World cinema: trans-global film-watching
Introducing our brand new column, where we highlight some of the most interesting trans-global cinema we've encountered...
Take a look in any music or video store, listings magazine, and most film-related media, and the term ‘world cinema’ is pretty much ubiquitous. I’ve used it myself for years and, in fact, took several courses entitled ‘world cinema’. It’s a convenient and easy term, and one which I will, no doubt, use again.
But as the title of this column shows, it is an aim of mine to show that this term is somewhat outdated and outmoded, despite the ease of use it has.
By, hopefully, discussing films which don’t receive the wide exposure of more Hollywood mainstream fare, I can demonstrate that the term trans-global (or even local cinema) is not only more apt and less Anglo-centric but, indeed, far more descriptive of the increasingly globally connected world we live in. Never before have so many people had access to so many films from different cultures and countries, and when the multiplexes will often have screenings of them, then it is, indeed, something to cheer.
To that end, enjoy or decry the films I’ll discuss, but be pleased that we have the option to explore and discover them, or re-visit and cherish them, and not be forced to have Hollywood or nothing.
Here’s where, in the coming weeks, I’ll talk about a few films to get excited about over the next few months. I’ll try and recommend a couple of interesting ones each week to check out (although I’ve just got one this week). They may end up being rubbish, though, so don’t blame me. They just happen to look interesting from where I’m sitting…
The latest from veteran French new-wave filmmaker Alain Resnais (perhaps most famous for his seminal Hiroshima Mon Amour, an incredible work well worth checking out), this film tells the tale of a lost wallet, and the romantic entanglements that its return leads to.
The element of chance looks like it plays a major part in this film, and how the ordinary can swiftly be turned extraordinary by circumstances. For those who are after something old-fashioned yet charmingly quirky.
Released 18th June Nationwide (UK)
Trans-global cinema has a history even longer than that of Hollywood cinema. Despite where the current power may lie, cinema is actually very much a European invention, both technologically, intellectually, and formally.
Added to that is the oft-quoted fact that Bollywood is the largest producer of film and it is clear that there is a wealth of cinematic gems to discover. I won’t be doing a chronological voyage through film history, but instead using this part as my personal soapbox to give coverage to films that are close to my heart, or weird and interesting enough to seek out. I’ll go both broad and niche, and if anyone has any recommendations, please let me know and I’ll include them too!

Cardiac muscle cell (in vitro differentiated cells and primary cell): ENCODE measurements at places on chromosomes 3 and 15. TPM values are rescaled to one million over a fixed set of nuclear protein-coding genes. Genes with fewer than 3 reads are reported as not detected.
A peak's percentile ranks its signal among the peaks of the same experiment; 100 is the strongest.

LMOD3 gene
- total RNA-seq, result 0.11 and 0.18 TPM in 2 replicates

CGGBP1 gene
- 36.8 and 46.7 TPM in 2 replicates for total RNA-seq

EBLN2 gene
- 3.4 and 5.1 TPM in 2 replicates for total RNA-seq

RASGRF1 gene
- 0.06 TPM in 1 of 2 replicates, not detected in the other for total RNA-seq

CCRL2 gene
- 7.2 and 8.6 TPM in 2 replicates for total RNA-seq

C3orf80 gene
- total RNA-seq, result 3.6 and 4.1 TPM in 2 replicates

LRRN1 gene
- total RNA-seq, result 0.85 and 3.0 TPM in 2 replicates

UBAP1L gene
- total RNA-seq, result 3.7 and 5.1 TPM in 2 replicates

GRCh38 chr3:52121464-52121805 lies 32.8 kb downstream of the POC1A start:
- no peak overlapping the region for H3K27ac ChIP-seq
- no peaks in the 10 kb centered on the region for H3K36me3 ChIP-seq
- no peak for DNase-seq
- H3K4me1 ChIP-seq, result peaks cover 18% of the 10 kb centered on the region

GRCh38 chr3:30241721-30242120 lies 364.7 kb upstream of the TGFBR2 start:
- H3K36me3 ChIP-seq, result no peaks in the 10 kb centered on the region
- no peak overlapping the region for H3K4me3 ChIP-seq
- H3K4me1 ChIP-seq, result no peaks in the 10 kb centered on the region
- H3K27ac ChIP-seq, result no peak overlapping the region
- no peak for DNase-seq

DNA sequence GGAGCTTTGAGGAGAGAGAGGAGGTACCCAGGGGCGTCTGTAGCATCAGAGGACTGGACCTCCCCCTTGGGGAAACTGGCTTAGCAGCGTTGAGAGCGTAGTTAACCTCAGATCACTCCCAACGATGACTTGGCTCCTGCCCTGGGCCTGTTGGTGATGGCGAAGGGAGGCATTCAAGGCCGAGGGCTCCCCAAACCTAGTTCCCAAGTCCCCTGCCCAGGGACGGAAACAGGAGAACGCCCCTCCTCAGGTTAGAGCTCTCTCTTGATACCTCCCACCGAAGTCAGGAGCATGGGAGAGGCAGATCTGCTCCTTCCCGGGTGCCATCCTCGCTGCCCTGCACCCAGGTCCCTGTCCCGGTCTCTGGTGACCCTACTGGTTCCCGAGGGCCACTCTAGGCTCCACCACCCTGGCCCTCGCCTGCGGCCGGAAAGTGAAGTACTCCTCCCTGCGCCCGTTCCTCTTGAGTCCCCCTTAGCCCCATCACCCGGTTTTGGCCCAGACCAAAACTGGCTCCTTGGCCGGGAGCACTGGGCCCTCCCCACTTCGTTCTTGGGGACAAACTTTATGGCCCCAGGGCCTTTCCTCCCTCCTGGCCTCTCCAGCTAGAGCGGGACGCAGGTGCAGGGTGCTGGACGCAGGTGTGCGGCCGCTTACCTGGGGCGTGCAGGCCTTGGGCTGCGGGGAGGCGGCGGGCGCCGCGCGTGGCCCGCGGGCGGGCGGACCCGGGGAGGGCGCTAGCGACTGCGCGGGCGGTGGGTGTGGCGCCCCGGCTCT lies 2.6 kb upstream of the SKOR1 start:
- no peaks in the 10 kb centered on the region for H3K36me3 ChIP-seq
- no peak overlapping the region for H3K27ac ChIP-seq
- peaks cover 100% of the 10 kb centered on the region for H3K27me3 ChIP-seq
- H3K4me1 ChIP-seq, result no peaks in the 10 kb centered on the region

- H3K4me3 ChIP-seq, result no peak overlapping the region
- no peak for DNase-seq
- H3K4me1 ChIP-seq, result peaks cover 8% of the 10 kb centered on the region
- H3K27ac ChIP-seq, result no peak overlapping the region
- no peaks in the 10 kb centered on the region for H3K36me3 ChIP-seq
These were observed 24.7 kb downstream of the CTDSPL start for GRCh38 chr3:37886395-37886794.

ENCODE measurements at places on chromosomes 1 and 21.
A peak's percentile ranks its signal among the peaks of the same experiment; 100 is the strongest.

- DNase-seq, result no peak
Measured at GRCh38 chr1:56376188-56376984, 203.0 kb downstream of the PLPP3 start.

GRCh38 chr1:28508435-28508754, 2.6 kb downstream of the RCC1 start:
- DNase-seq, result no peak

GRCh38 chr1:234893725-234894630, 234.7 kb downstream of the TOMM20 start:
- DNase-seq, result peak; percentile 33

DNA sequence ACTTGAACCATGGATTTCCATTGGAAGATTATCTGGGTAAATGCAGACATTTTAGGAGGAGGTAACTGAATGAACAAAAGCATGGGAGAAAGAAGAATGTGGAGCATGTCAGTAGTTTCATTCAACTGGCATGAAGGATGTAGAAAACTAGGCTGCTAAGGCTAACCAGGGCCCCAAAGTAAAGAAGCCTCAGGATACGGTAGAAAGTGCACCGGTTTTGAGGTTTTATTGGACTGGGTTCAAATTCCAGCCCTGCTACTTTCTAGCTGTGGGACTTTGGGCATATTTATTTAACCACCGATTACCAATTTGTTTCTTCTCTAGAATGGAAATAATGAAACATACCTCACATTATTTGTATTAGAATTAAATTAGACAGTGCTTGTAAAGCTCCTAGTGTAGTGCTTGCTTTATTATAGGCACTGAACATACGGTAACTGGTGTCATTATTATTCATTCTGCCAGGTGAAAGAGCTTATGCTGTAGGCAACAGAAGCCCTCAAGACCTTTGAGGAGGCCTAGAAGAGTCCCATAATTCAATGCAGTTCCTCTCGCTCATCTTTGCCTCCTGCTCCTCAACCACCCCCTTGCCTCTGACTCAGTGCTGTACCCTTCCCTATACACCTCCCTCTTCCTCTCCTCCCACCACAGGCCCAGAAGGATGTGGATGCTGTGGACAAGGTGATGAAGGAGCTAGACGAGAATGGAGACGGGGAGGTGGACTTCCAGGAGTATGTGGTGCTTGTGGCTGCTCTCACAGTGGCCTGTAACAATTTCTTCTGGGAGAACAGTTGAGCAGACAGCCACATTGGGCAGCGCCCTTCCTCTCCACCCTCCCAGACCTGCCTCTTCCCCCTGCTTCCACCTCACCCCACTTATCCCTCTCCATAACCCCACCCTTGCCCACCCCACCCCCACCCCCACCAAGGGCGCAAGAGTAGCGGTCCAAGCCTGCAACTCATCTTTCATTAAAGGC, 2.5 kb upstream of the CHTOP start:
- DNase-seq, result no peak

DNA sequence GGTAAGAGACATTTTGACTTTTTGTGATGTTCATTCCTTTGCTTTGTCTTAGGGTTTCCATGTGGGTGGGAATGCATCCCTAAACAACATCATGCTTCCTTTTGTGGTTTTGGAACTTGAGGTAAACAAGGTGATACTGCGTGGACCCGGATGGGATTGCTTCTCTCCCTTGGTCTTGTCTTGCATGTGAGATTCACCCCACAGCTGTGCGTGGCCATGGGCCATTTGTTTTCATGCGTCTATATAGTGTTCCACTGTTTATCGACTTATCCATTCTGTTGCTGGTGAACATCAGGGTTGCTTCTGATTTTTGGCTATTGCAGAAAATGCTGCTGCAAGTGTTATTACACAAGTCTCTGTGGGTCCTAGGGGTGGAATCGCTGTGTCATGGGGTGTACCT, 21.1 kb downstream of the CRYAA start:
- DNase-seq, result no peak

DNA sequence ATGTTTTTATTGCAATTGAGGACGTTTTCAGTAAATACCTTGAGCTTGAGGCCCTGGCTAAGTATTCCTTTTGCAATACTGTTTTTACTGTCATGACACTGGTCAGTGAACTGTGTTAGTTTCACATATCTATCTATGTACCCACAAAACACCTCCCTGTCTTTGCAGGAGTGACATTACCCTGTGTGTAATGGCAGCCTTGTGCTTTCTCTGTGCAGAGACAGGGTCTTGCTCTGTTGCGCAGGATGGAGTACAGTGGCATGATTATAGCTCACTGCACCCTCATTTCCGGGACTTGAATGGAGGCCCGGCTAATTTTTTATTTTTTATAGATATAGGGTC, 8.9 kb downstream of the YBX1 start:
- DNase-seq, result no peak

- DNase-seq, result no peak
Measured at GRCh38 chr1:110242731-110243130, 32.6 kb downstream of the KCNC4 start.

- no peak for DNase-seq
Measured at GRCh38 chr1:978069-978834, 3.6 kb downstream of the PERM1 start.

Chungking Express (directed by Wong Kar Wai, 1994)
So, I’m starting with a film most people with even a passing interest in trans-global cinema will most likely have seen. If you haven’t, I envy you. If you have, go watch it again.
To me, this is the film that opened up a whole new world of cinema and what it could represent, and how stories could be told. Before this, I had only really had a diet of Hollywood and the occasional British breakthrough hit. Afterwards, I devoured cinema from other cultures at a prodigious rate, and gave up my ideas of a law degree in order to study film instead. It may not be my favourite film of Wong Kar Wai’s anymore, but it remains a powerful emblem of the power of cinema for me.
Telling the two separate yet interconnected tales of lovelorn policemen in Hong Kong, Chungking Express is, on the surface, visual poetry for the MTV generation.
By using jump cuts, step-printing and what I can only describe as kinetic slow-motion, the viewer is taken into the labyrinth of Hong Kong’s Tsim Sha Tsui district and the lives of these two men.
It really does play as an electric jolt of a movie, shocking the unprepared into paying attention. Through use of contemporary pop music and riffing on Hong Kong action themes (the frenetic opening sequence through Chungking Mansions is a delightful example of this), a melodramatic love story unfurls.
He Zhiwu has been dumped by his girlfriend and gives himself thirty days to win her back, in the process encountering and falling for a woman on the wrong side of the law.
Cop 663, meanwhile, is shaken out of his routine by the departure of his girlfriend, and soon finds things increasingly changed by the intervention of shop girl Faye. The stories are neatly divided between each half of the film, with crossovers throughout (if you know where to look), and was responsible for letting me realise that film could be told non-linearly, and not have a definitive end.
I think the phrase that best sums up the experience is ‘it’s not where you’re going, it’s how you get there’.
Not only did it open up this entire new way of viewing film, but Chungking Express continued to offer rewards as I grew older and (hopefully) more knowledgeable about film theory. Without realising it at the time, it redefined and clarified concepts of time and space and notions of transitory cultures and identities for me.
It also has an entire layer of hidden political sub-text surrounding the issue of Hong Kong and the then impending handover to China. I remain convinced that, despite his seeming ambivalence and focus instead on aesthetics, Wong Kar Wai is one of the most political filmmakers of recent times, and even with an almost fluffy throw-away piece like Chungking Express, which was filmed and made while he worked on Ashes Of Time, the fact there is a recurring motif of expiry (see the pineapple tins) and time running out is evidence pointing to this fact. It is, indeed, a film which rewards on repeat viewings.
Anyway, that’s your lot for this week. I hope you enjoyed reading, and I’ll see you next time!